Matrimonial property regimes, conflicts between common law and civil law jurisdictions relating to matrimonial property, and current European Union guidance on conflicts of law in this respect.
What is a matrimonial property regime?
A matrimonial property regime is a generic term referring to one or more sets of rules incorporated into the law of the jurisdiction governing the ownership and management of property belonging to a couple during marriage and upon divorce. The value of rights to property is also covered and in some jurisdictions, the regime extends to civil partnerships. Common law jurisdictions do not usually have a matrimonial property regime.
In some jurisdictions, it may be possible to opt for more than one matrimonial property regime. For example, in Belgium there is both a community property regime and a separation of property regime. The latter treating all assets as being owned by either one spouse or the other.
Where a jurisdiction does have a matrimonial property regime, can you set/choose your own rules for a matrimonial property regime?
Yes. Spouses may agree, prior to marriage, on how to divide their matrimonial property if they get divorced or on death of a spouse (for example a pre-nuptial agreement could be used in jurisdictions which recognise such agreements or by each spouse writing a Will).
In some jurisdictions, it may be possible to opt for more than one matrimonial property regime and therefore the couple will need to declare which regime should apply at the time of marriage.
Where a jurisdiction does have a matrimonial property regime, what happens if you do not set/choose your own rules?
If nothing is agreed or declared, the community property regime will be automatically applied on death or divorce.
What is the community property regime?
The community property regime is a matrimonial property regime which presumes certain assets purchased during marriage have shared benefit to the spouses. i.e these assets are ‘community property’ and each spouse is entitled to 50% of the value.
The prescribed rules will be laid out in the law of the jurisdiction and can differ between jurisdictions. The rules cover how community property should be split on death or divorce. It also covers what property should be included in the community property regime and which can be excluded.
Generally property owned before the marriage will not be community property.
In Italian Law:
Each spouse automatically owns a 50% equitable share (regardless of the legal ownership) in:
- all property acquired together or separately by each spouse during marriage,
- all income from each of the spouse’s work and business activities established and managed by both during marriage,
- company shares and State bonds purchased during the marriage, and
- companies created during marriage and managed by both spouses.
Excluded property includes any property purchased during marriage through donations, inheritance or legacy, properties acquired through payment of damages, pension given for partial or total incapacity to work, properties purchased by income from the spouse’s exclusive personal property.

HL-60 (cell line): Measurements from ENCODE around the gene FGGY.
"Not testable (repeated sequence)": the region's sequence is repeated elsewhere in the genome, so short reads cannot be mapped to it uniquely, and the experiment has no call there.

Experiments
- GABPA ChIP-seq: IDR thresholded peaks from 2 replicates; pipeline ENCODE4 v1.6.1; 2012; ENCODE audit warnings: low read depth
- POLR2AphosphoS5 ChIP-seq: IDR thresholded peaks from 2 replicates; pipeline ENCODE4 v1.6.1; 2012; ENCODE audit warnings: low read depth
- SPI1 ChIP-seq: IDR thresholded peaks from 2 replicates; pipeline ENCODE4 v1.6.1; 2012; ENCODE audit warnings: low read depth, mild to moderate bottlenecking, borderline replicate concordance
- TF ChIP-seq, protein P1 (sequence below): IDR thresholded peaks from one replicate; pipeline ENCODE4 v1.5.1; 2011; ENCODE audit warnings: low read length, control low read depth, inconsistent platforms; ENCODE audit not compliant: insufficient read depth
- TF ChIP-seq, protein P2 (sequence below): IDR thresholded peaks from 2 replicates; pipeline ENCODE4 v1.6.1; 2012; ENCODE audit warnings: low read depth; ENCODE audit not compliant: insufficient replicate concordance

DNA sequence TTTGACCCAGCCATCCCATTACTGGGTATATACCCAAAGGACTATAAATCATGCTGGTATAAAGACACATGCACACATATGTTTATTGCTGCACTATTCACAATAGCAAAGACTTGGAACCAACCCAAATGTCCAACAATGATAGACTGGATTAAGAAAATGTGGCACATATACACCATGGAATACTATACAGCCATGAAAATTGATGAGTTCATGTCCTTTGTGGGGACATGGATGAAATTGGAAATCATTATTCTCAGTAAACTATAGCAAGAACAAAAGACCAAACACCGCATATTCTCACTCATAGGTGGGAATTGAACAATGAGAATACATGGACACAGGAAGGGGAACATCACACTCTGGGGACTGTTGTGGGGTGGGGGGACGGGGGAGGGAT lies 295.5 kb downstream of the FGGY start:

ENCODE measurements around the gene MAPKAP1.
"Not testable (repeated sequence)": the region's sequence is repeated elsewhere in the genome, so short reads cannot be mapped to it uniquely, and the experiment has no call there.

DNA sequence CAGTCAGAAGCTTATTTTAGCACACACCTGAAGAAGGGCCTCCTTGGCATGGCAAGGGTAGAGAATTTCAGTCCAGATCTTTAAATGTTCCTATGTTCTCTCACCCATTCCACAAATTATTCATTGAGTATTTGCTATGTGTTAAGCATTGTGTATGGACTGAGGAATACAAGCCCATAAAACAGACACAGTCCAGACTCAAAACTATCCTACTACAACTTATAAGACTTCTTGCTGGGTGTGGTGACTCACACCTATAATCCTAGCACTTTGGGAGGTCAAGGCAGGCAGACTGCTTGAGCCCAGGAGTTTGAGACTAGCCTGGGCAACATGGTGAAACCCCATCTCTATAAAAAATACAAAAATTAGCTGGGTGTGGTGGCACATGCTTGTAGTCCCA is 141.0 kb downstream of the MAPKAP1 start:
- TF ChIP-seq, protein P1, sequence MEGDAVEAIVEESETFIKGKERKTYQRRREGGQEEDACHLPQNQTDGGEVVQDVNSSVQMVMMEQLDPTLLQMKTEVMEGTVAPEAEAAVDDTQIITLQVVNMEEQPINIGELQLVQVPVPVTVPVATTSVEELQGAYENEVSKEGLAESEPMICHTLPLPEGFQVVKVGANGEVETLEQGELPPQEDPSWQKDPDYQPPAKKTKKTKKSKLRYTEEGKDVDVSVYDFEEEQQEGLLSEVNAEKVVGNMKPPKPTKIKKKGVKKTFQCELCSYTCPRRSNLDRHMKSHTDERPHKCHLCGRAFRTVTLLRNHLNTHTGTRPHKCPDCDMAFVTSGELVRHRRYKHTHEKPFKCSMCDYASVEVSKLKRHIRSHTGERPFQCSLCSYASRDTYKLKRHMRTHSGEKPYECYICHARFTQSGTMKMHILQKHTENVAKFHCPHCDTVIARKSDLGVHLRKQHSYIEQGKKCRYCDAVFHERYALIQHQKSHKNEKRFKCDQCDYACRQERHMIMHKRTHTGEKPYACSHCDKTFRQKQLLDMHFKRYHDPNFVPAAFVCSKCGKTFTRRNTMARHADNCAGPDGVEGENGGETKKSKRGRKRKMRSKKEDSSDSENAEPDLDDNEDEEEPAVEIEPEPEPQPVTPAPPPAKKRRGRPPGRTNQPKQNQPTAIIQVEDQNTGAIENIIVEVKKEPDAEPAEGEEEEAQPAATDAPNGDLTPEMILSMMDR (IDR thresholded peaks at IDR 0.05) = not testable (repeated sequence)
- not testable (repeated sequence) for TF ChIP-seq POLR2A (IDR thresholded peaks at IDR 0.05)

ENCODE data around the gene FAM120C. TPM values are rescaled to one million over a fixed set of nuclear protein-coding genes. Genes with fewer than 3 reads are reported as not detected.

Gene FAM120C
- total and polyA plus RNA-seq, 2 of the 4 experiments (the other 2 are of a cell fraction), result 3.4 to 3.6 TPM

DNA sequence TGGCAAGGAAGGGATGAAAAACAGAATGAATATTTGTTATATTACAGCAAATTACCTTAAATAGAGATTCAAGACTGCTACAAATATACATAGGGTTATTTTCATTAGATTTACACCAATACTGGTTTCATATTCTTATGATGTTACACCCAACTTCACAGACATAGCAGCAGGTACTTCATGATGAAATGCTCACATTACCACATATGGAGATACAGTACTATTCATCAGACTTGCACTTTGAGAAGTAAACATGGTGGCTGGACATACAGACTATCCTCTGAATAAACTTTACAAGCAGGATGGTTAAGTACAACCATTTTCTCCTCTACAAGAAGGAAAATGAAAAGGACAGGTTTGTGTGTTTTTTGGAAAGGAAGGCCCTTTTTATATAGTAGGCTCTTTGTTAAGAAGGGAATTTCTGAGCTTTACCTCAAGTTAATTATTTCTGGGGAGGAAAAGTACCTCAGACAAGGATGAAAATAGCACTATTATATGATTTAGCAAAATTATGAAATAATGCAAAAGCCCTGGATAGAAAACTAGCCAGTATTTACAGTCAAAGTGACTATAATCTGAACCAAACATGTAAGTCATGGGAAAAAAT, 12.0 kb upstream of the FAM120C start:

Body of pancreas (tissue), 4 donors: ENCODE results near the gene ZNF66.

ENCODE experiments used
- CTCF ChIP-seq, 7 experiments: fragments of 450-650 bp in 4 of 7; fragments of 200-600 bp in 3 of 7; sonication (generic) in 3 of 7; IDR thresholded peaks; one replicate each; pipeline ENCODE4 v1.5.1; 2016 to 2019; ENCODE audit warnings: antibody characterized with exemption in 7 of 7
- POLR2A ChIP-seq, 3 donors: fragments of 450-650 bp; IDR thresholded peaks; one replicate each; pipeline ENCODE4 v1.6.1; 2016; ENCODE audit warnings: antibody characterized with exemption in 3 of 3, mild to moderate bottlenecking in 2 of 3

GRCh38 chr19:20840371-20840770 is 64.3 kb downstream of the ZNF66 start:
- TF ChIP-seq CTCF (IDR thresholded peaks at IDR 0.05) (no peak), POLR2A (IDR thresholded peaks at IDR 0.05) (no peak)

Conflicts of law
Most civil law jurisdictions have a defined community property regime, this is less common in common law jurisdictions. For a client who holds assets in various jurisdictions, or who is living in a different country to that of their nationality, this can add a layer of complication when considering control and protection of assets in respect of marriage, divorce and Will planning where they are married.
Mr Jones married his wife in 1982 in England where he had lived all his life. Mr Jones is a UK national. Shortly after the marriage, Mr and Mrs Jones moved to France where they have lived ever since. Mrs Jones is a French national and a full time mother to their three children. She has never worked. Mr Jones is in full time employment. Mr Jones is looking at writing his Will.
If Mr Jones dies whilst living in France, French Law ('the French Code') will apply to the distribution of his estate. France is a civil law jurisdiction and a community property regime applies.
If Mr Jones were to return to England, then the Laws of England and Wales would apply. England is a common law jurisdiction and there is no recognised community property regime.
It is therefore necessary for Mr Jones to revise his Will if he moves jurisdiction.
Position if Mr Jones dies in France
Basing his Will upon the French Code, it is first necessary to look at which assets will be included in the community property regime in France:
Assets purchased before the marriage
Assets purchased during the marriage
- UK Shares
- Vintage sports car
- UK pension
- A share portfolio diversified across Asia, UK, Latin America and central Europe.
- Family home in France;
- UK holiday home held in Mr Jones sole name
- French pension
- Savings contract for school fees funding
All assets purchased since the marriage will be deemed to be community property under the French Code, regardless of whether the assets were held solely by Mr Jones, or only Mr Jones contributed to the purchase (and maintenance where applicable) of the assets unless the assets would be considered excluded property from the community property regime.